‘Paradise Garage had a strong gay feel to it, but having said that it wasn’t 100% gay – it was 100% nothing, it was a mix of everything. It took me three failed attempts to get in to the club. There was certainly a selection process. Inside the entrance was a small foyer, with a metal detector on a desk and a gentleman standing there who was selecting [who could enter the club]. It was a very protective club and was very protective of its people, who were excluded from parts of American society. In those days there was an enormous amount of hostility towards colour and sexual preference, but people had this island of tranquillity and self-understanding [at the Garage] where they felt relaxed and comfortable.
‘A lot of people who went there were clearly regulars. You realised after you’d been going a couple of weeks that pretty much everyone was in the same place on the dancefloor, week in, week out. People had their spot that they danced on, I’ve never noticed that anywhere else. It was unique in so many different ways.
‘My best memory is probably the rainstorm, that was bonkers. Levan decided to put on a rainstorm at 4am on Saturday morning. It was ‘Fall’ from Wendy Carlos’s [experimental soundscapes album] ‘Sonic Seasonings’: 25 minutes of rain with thunder and lightning. No one knew what was going on. Eventually, after the clapping stopped, people sat on the dancefloor and it became like a picnic. And then, just as quickly and madly as it started, it ended with Master C & J’s [Chicago house track] ‘Face it’ – just the bassline dropped through the rain. It was unbelievable.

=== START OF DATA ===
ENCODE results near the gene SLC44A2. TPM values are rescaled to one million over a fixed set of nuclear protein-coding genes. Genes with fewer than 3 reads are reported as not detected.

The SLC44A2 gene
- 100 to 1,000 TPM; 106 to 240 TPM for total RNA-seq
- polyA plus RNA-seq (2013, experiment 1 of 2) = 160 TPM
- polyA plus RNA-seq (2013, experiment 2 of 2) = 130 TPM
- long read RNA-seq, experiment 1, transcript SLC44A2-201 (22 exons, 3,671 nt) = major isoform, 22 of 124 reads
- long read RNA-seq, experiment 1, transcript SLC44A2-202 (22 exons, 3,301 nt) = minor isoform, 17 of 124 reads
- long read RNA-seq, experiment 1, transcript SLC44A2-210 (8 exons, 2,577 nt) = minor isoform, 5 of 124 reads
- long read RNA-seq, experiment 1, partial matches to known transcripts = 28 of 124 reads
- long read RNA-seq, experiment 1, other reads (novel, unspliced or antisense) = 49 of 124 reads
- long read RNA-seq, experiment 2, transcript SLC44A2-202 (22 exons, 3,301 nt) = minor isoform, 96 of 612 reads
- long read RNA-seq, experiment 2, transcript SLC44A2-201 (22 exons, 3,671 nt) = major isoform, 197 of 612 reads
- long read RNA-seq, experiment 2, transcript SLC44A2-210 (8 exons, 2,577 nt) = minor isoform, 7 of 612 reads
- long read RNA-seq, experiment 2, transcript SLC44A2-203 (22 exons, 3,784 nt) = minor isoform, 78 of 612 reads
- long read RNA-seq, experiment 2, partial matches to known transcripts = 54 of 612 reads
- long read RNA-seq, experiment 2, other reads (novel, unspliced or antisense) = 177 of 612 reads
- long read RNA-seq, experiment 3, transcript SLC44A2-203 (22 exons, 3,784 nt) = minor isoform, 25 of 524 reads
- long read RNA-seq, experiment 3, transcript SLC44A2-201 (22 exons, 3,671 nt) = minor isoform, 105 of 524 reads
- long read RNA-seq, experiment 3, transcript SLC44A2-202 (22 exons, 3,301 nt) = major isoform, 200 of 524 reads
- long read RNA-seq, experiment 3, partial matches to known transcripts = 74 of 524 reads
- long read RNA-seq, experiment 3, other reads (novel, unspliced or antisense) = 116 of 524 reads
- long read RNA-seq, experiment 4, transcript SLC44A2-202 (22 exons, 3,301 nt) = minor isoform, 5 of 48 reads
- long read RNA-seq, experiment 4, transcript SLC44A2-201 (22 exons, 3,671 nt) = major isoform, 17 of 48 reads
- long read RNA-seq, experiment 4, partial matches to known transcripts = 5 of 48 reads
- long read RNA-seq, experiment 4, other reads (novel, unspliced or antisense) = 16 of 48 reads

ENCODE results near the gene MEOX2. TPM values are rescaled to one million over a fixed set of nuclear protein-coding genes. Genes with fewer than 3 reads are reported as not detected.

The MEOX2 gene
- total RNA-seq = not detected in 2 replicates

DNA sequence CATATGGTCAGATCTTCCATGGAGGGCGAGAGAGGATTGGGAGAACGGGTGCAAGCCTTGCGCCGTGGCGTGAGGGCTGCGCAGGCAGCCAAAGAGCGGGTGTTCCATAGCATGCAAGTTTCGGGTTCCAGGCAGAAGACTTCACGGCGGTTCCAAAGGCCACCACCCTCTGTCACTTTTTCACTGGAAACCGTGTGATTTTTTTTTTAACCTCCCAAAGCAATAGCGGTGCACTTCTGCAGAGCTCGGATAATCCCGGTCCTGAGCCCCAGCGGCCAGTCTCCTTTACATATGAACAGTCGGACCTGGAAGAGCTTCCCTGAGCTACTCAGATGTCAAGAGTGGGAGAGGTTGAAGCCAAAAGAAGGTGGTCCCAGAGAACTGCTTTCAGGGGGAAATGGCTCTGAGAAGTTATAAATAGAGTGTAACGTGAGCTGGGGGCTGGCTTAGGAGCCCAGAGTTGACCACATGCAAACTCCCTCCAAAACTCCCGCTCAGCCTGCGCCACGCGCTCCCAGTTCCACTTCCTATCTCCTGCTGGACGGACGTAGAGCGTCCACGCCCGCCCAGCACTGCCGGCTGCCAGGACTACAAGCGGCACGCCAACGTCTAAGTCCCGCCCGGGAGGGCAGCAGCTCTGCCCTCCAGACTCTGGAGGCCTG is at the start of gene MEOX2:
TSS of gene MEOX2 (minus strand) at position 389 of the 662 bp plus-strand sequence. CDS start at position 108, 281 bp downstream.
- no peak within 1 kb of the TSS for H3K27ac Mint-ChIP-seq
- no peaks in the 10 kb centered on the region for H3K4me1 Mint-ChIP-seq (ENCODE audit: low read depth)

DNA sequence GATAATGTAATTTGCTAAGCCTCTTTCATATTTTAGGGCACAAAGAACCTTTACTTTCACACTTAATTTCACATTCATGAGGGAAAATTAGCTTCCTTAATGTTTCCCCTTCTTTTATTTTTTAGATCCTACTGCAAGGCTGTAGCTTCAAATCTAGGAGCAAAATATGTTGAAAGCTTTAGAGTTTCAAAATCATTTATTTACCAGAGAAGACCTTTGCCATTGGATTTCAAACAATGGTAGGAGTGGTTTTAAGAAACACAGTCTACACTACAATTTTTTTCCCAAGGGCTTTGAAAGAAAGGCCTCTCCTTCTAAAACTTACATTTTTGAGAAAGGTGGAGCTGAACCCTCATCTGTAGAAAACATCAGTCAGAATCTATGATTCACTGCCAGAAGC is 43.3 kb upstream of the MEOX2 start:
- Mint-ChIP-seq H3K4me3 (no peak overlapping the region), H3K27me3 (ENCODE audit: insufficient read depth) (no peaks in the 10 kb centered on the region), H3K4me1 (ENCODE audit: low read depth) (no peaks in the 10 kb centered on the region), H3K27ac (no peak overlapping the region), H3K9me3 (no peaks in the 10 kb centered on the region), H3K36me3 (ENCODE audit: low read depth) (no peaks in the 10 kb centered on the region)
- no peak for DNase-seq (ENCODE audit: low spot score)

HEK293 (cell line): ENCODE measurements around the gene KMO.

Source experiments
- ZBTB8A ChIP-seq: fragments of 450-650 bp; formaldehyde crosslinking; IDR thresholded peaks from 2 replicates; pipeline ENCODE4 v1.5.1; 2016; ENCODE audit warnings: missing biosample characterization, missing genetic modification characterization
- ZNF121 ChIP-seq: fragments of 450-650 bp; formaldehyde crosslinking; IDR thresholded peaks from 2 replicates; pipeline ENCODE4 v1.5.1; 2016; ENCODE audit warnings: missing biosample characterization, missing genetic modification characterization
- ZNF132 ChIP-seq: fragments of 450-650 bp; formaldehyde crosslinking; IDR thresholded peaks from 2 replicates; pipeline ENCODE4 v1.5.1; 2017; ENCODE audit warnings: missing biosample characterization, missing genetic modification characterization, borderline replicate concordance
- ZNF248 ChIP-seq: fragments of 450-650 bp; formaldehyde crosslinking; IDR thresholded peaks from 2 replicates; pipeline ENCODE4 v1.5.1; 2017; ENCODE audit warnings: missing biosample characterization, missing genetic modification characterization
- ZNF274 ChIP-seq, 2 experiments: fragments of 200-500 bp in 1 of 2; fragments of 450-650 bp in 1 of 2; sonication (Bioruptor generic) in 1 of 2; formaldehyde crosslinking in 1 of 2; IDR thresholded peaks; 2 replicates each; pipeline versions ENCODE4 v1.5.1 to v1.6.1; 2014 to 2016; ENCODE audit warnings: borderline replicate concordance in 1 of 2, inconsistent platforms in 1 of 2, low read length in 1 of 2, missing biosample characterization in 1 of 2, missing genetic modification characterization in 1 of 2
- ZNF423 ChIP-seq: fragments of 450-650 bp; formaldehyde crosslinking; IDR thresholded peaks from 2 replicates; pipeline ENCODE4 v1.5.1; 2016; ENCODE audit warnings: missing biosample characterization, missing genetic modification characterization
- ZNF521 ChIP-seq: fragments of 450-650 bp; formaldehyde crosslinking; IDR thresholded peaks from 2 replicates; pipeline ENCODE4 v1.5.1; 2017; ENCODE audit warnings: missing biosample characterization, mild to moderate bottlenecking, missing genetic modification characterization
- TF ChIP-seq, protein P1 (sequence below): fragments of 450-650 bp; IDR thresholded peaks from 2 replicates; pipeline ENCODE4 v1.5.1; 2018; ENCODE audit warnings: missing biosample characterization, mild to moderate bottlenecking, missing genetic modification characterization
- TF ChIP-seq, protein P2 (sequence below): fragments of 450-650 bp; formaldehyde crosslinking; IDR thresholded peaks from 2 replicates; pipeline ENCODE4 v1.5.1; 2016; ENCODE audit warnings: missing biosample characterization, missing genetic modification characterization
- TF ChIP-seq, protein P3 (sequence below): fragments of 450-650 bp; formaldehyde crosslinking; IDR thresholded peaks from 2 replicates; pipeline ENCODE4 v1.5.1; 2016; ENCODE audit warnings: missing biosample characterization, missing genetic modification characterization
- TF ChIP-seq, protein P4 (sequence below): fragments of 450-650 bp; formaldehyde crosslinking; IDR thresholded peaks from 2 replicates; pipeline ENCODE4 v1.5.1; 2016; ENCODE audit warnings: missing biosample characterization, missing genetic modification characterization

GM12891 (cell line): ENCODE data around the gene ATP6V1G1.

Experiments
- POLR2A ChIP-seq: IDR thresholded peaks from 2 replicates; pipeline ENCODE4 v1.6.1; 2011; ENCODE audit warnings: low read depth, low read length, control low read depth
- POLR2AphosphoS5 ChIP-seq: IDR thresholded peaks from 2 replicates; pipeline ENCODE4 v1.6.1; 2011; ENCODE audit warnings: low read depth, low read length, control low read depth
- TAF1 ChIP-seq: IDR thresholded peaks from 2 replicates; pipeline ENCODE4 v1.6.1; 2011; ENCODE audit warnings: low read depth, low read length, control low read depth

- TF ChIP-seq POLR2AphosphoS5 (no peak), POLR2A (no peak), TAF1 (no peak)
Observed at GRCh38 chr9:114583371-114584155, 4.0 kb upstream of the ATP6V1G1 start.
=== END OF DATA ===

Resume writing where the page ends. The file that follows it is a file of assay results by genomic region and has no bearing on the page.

‘First and foremost, the reason behind A Night in Paradise is to raise awareness of World Aids Day [the day after the event]. I have lost many dear friends and colleagues to that grim disease. The night is also raising money for two HIV charities.
‘It’s clear that there are a lot of people who loved Paradise Garage and miss it desperately, and other people who very much wish they could have experienced it. A Night in Paradise is an opportunity for younger people who missed out. It’s the closest you’ll get to the experience of being at the Garage.’
James Hillard is part of super-funky DJ troupe Horse Meat Disco.
‘I’m too young to have gone to the Garage, but I first heard about it when I used to work for Strut Records, which put out a compilation about the club. I already loved disco, so this album was totally up my street. I listened to it non-stop for a long time and from there I just explored more about Larry Levan. Paradise Garage quickly became an anchor point in nightlife history for me. It’s nice that it’s still held in such high regard.
‘It was definitely a time in history when to be black and gay wasn’t very easy, and the Garage had this kind of quasi-church appeal, because it was a place where people could get together and commune.